Books and Scholars' Possessions

Unidentified artist

Not on view

Inspired by learning and connoisseurship, this screen belongs to a genre known in Korean as munbangdo (literally, "scholar's study painting," a still-life painting genre that emerged in the eighteenth century. Initially, such screens were commissioned for the royal court and were painted with trompe-l’oeil bookcases displaying books, imported luxuries, vessels, and collectibles. This screen is a wonderful example of the continuation and transformation of the genre in the late nineteenth and early twentieth centuries.

Each panel portrays an assemblage of neatly stacked volumes and other objects associated with scholarly activities, including paper, ink, brush, and ink stone as well as archaic bronze vessels, porcelain, fruits, flowering plants, and small pieces of furniture. Distinctive objects in this screen are (from right to left) three peacock feathers in a vase (panel 3), monochrome ink landscape paintings (panels 2 and 5), gold-painted black porcelain (panels 4, 7, and 10), a game board (panel 6), and a pendulum clock with Roman letter and numerals (panel 10). Two auspicious characters are repeated on vessels throughout the screen, one for longevity (壽 su in Korean; panels 1, 2, 8, and 9) and one for good fortune (福 bok in Korean; panels 1, 7, 9, and 10).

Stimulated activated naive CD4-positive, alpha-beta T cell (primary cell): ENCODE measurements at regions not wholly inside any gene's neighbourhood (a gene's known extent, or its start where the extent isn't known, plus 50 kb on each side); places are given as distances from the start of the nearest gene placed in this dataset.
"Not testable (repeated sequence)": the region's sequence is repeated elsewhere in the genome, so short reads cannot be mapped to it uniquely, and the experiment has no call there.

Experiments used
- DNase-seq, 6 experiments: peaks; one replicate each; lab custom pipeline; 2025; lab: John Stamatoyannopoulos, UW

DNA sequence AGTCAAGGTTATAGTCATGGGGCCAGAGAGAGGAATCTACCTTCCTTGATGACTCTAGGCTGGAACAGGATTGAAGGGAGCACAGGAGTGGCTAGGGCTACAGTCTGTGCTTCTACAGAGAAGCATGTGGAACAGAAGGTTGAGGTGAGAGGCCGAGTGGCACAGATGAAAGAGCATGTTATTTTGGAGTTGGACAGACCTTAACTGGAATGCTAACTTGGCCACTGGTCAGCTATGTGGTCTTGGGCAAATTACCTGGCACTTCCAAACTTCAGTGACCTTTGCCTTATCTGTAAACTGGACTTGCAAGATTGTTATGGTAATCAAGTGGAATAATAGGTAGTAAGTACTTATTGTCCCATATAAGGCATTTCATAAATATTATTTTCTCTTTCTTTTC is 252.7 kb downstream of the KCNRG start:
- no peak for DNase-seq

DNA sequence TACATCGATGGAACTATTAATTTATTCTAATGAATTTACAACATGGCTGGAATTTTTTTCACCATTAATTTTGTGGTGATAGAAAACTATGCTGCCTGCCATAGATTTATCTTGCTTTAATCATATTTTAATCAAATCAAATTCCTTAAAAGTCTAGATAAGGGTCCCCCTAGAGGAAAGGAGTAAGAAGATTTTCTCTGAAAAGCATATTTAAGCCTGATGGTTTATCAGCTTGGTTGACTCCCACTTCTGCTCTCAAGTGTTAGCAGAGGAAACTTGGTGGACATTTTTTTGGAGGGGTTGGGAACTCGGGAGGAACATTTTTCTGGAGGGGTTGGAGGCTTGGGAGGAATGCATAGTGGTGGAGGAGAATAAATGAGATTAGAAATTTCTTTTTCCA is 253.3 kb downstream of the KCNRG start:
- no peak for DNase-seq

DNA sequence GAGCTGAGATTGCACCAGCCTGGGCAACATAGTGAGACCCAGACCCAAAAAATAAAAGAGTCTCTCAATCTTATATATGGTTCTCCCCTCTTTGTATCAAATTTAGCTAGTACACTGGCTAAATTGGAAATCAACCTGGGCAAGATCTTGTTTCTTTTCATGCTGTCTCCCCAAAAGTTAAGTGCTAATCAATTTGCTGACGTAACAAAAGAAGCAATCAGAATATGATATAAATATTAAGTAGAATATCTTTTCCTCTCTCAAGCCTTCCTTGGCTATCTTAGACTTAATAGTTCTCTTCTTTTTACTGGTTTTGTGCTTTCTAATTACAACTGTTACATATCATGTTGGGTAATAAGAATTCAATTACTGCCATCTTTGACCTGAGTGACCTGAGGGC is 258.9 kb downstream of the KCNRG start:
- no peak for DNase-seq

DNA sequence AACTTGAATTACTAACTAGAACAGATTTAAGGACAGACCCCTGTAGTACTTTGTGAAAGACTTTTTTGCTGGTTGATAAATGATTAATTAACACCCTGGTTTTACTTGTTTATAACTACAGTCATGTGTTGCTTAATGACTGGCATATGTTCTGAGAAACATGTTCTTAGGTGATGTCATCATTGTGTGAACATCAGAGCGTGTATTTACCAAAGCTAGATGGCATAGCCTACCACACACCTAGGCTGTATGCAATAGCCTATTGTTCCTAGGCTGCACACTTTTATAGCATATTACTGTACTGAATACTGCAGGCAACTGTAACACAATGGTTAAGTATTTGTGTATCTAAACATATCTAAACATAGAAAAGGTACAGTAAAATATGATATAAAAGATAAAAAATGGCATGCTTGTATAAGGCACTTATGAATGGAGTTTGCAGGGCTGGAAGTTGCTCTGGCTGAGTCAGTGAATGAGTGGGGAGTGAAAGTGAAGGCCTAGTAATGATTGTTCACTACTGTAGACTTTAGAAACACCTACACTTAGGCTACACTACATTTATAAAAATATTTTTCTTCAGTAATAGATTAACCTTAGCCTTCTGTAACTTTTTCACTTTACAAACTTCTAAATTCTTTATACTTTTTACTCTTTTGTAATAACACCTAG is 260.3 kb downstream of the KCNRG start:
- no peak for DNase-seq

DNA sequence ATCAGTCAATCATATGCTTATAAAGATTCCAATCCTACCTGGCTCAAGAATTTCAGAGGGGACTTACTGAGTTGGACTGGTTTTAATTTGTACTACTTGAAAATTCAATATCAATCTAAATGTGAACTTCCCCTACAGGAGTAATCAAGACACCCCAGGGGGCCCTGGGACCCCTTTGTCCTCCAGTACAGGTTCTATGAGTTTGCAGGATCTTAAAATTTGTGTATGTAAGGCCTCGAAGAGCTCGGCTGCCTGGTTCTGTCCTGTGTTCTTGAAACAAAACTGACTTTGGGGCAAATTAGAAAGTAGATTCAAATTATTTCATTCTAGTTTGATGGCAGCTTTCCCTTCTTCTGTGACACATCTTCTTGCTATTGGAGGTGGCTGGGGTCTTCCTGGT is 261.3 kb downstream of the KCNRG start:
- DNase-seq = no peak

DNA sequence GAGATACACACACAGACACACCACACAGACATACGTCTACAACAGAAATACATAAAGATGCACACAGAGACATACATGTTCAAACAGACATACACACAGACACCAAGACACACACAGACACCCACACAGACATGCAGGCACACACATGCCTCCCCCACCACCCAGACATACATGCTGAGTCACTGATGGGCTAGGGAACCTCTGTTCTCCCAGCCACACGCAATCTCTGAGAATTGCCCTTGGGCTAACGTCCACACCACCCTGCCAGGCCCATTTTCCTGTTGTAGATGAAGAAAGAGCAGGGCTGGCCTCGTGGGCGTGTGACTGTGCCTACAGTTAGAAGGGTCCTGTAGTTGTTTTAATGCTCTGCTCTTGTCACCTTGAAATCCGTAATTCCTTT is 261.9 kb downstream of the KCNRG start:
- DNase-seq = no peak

Books and Scholars' Possessions, Unidentified artist, Ten-panel folding screen; ink and color on silk, Korea

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